Here is the sticking point. Is our morality solely a product of our physical nature that derives from chance evolution and always rests on a fragile base of circumstance? Can we really know right from wrong if we don�t know the context of the moral setting? Some contend that given the fluidity and uncertainty of human life there can be no immutable moral principles if we are going to live effective lives and adapt to the modern world. Our actions must always be seen in context and we must be equipped with adjustable principles to meet an array of challenges.

On the other hand I assert that the foundations of morality were created by the Creator of the physical universe. They are as fundamental as any physical law and are deeply embedded in our beings. At times the moral template may be difficult and ambiguous to lay over modern circumstances. Nevertheless, the timeless and immutable principles of respect for human life, respect for individual dignity, respect for personal integrity, and concern for ones neighbor and society are sufficient to approach any contemporary moral dilemma.

It may be asked, why must we invoke God as the source of morality? This is a choice that derives from one�s conception of reality. It is based on the conviction there is an immaterial reality beyond or along side the physical material universe. It asserts there is a God, a divinity who has created us and our morality.

Where there is no firm basis and source of morality there is "moral relativism". Morality is then the hand maiden of power, money, social status, race or any inequality that gives undue preference in society. The tension between moral relativism and its opposite, "authoritative morality", has gone on for ages. Invoking God and Jesus Christ tips the balance to the authoritative side.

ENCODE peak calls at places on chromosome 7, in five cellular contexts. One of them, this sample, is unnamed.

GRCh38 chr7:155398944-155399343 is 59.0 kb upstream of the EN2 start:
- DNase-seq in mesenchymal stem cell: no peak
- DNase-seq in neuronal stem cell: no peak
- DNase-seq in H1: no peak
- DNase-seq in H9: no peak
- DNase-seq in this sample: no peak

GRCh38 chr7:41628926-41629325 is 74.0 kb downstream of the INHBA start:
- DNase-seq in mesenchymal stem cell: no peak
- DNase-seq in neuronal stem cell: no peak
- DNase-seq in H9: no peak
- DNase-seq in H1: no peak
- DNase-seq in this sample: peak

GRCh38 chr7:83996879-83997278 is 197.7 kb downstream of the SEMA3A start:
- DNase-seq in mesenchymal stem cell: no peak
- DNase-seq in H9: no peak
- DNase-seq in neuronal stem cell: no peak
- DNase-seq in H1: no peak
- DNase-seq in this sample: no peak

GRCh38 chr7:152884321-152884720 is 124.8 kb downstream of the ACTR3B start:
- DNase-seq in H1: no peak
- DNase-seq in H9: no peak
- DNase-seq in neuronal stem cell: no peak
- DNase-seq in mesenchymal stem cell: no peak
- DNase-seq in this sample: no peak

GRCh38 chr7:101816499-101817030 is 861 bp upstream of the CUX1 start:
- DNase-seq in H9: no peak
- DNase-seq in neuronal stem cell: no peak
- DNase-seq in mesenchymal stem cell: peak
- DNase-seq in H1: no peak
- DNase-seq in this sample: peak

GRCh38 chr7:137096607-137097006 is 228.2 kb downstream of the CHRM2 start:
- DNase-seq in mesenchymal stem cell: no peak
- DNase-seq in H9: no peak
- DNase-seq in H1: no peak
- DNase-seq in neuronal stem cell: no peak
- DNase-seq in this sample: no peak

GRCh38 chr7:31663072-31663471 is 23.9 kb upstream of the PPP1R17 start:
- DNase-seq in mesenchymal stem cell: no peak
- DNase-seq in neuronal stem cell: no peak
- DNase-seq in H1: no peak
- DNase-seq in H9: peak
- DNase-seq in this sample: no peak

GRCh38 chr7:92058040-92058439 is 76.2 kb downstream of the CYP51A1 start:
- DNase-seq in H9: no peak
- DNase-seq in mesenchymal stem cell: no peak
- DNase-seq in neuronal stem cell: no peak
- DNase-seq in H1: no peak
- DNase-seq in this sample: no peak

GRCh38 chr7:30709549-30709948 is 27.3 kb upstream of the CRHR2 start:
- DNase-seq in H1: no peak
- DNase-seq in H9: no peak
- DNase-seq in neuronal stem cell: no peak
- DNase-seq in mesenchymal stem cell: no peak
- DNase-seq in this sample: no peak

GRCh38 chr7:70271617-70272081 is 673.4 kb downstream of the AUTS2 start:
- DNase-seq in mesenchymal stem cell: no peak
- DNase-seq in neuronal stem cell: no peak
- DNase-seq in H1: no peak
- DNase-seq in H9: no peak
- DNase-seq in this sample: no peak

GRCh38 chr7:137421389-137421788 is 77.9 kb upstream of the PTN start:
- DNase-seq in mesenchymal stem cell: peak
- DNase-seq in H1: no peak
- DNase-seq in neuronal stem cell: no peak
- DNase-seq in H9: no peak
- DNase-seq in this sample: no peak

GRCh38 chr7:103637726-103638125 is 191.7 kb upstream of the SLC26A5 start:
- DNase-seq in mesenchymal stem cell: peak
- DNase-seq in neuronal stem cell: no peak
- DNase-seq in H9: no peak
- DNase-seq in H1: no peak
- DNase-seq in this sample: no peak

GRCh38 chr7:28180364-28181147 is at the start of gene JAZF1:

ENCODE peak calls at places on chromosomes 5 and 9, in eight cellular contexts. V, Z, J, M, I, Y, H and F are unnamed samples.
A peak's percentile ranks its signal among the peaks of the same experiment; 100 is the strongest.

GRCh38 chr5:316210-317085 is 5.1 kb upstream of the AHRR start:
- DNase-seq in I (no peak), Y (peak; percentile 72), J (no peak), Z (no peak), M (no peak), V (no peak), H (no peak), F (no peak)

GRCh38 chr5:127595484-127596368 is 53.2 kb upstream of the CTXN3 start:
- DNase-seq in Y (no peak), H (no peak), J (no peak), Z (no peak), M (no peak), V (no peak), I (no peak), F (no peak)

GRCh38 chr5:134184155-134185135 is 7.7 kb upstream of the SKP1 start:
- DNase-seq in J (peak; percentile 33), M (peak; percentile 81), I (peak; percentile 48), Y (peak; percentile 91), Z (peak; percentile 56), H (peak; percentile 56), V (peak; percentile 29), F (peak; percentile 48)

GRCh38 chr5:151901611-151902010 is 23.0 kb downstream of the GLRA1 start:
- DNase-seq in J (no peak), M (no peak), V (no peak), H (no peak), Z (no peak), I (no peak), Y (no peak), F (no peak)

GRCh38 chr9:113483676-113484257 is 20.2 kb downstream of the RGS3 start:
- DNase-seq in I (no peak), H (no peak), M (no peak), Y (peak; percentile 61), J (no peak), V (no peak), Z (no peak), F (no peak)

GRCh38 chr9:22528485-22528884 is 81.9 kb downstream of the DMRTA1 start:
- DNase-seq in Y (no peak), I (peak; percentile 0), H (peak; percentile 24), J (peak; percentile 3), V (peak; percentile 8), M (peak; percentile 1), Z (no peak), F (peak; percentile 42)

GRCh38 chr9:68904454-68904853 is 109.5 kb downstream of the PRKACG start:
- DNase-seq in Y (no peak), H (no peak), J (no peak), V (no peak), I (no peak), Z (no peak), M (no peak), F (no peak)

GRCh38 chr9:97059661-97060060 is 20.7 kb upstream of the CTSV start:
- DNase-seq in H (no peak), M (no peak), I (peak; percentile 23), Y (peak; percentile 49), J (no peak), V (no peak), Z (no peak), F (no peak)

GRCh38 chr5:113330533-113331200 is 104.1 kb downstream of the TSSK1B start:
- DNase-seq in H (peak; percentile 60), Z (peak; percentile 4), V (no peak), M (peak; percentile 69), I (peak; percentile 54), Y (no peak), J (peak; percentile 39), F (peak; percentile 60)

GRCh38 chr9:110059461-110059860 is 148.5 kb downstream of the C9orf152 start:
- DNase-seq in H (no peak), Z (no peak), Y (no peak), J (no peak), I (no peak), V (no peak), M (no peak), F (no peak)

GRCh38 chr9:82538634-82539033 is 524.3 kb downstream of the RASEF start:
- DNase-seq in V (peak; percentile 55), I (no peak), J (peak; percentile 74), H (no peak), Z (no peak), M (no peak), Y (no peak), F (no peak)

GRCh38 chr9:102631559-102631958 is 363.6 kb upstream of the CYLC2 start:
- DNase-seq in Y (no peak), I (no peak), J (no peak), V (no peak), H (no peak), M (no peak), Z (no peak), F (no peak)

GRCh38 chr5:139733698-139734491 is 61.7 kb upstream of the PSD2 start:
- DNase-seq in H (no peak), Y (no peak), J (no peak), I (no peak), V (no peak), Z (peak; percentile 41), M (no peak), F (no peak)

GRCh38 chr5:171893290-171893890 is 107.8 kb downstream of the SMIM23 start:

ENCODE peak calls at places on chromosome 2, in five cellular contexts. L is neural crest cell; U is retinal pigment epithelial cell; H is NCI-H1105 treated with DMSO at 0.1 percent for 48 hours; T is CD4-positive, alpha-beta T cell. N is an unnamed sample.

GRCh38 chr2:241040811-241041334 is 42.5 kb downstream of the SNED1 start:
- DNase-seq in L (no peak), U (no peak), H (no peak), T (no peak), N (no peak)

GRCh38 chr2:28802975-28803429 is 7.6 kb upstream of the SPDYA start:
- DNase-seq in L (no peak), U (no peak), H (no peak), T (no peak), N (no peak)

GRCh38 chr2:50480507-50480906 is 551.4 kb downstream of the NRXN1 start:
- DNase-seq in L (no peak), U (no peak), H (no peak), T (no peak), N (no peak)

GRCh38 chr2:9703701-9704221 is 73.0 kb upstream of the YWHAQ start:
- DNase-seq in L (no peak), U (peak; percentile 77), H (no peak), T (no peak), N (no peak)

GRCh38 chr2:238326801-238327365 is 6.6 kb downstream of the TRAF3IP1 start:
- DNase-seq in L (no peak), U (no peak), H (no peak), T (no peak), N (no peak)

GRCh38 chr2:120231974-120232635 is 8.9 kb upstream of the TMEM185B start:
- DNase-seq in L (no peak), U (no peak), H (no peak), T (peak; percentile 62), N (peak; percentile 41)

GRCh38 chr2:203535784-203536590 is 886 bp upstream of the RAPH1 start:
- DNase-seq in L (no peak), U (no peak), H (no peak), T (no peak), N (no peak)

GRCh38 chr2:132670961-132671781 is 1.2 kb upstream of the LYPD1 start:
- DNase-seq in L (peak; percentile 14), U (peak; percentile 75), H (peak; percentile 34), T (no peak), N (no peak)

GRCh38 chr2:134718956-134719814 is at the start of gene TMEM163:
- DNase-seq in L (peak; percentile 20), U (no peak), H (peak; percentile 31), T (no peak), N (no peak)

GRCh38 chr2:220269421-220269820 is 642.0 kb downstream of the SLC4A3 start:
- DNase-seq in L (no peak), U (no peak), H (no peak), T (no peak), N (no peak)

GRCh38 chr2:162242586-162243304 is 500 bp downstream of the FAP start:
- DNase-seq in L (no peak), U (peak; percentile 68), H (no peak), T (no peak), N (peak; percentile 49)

I have avoided using the term "absolute" morality because of its pejorative character. I prefer the term "authoritative morality." Full well do I know that what I call authoritative morality has often been corrupted by representatives of the church and others with pretensions to representing God. This fact in no way invalidates the idea there is a God-given bedrock of morality that at times may seem obscure and far away but nevertheless exists and endures.
____________________________________________________

Soon after dawn on 6 August, 1945, the Enola Gay dropped an atomic bomb on Hiroshima in Japan. Within seconds 70 000 people were dead or dying.

Days later Japan surrendered and the Pacific war ended.